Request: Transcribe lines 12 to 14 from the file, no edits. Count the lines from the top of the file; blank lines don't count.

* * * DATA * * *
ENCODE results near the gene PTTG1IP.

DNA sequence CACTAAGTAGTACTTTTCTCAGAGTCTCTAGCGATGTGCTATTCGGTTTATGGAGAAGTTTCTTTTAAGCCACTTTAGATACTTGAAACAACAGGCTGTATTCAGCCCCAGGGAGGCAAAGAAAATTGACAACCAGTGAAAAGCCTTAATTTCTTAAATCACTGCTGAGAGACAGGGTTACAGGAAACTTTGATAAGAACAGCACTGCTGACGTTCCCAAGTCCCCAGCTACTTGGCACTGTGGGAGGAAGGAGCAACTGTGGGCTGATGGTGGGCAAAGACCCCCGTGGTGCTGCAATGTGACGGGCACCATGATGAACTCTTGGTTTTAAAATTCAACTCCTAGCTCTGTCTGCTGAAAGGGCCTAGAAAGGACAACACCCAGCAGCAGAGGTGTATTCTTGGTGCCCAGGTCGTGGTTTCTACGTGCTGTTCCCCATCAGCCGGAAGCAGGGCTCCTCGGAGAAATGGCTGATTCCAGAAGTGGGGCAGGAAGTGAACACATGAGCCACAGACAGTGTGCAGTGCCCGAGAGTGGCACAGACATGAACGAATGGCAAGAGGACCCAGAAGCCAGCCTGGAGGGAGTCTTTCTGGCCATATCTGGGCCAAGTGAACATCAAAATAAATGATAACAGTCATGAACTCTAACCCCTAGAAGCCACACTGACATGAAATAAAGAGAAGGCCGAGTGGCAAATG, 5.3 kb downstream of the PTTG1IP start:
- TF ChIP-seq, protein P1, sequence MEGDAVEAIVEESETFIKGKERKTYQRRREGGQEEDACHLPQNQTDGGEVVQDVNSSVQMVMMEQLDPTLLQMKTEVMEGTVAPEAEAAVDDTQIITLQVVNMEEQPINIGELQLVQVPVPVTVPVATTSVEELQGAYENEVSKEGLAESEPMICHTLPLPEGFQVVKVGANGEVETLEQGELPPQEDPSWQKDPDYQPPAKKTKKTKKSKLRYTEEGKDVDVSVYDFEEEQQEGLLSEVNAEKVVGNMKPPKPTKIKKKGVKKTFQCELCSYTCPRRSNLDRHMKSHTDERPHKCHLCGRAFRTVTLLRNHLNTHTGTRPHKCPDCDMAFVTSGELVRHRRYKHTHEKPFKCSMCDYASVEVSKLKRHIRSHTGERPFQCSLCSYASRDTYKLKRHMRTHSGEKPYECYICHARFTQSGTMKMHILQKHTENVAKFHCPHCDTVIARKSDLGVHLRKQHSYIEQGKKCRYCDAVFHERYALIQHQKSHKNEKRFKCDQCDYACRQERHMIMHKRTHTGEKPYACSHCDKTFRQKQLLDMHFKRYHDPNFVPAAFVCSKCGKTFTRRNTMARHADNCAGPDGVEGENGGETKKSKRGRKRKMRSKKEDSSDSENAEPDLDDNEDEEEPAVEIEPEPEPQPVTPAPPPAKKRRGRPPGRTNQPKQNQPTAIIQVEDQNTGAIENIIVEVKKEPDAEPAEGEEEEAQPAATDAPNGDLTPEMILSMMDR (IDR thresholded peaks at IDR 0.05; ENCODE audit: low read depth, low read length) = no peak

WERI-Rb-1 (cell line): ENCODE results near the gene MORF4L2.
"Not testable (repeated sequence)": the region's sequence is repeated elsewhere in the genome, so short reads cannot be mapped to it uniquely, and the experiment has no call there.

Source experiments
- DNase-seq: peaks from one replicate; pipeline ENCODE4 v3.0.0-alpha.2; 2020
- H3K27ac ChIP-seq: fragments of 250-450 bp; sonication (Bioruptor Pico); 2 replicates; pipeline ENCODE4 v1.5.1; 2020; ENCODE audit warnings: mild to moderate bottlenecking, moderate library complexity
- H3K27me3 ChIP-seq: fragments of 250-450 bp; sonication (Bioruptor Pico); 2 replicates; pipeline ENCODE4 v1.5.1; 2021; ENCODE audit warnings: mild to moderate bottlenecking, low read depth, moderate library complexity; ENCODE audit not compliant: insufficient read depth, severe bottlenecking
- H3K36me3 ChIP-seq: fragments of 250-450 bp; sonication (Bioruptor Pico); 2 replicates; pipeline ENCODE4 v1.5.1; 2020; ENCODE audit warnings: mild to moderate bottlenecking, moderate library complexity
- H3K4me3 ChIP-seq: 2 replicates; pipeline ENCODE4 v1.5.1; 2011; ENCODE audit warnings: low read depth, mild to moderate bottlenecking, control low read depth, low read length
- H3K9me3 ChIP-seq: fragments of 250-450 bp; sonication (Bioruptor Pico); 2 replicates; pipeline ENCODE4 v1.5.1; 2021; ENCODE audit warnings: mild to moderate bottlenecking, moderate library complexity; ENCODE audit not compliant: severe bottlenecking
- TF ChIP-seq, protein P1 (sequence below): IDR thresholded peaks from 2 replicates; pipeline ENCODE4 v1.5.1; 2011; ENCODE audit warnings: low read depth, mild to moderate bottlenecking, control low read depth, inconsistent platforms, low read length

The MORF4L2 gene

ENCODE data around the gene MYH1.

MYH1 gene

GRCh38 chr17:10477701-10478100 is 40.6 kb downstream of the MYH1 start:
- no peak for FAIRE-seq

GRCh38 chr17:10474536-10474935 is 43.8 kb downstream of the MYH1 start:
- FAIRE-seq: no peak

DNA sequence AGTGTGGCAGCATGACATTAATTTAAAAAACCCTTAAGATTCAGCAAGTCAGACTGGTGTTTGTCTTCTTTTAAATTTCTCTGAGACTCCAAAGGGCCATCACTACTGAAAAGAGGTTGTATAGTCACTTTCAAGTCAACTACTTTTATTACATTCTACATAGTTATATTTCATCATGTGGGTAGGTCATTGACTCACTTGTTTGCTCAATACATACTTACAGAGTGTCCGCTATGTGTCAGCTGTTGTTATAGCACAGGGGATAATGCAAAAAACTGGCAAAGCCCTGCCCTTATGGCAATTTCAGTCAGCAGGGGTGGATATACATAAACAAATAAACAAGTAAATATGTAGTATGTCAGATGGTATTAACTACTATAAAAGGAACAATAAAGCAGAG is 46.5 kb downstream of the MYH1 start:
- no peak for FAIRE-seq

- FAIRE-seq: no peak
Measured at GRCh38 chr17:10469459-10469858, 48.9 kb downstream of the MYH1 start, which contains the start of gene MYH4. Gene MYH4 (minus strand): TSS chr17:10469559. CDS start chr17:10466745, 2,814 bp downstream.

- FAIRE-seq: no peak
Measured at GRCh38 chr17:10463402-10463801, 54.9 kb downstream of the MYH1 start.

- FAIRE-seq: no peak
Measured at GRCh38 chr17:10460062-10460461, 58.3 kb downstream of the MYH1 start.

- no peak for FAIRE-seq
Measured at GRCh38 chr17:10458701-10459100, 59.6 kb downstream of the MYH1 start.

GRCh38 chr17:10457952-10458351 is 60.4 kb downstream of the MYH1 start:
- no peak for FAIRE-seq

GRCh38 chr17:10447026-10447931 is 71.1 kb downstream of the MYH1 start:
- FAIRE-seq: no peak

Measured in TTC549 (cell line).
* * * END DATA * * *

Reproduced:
- H3K9me3 ChIP-seq: fragments of 250-450 bp; sonication (Bioruptor Pico); 2 replicates; pipeline ENCODE4 v1.5.1; 2021; ENCODE audit warnings: mild to moderate bottlenecking, moderate library complexity; ENCODE audit not compliant: severe bottlenecking
- TF ChIP-seq, protein P1 (sequence below): IDR thresholded peaks from 2 replicates; pipeline ENCODE4 v1.5.1; 2011; ENCODE audit warnings: low read depth, mild to moderate bottlenecking, control low read depth, inconsistent platforms, low read length

The MORF4L2 gene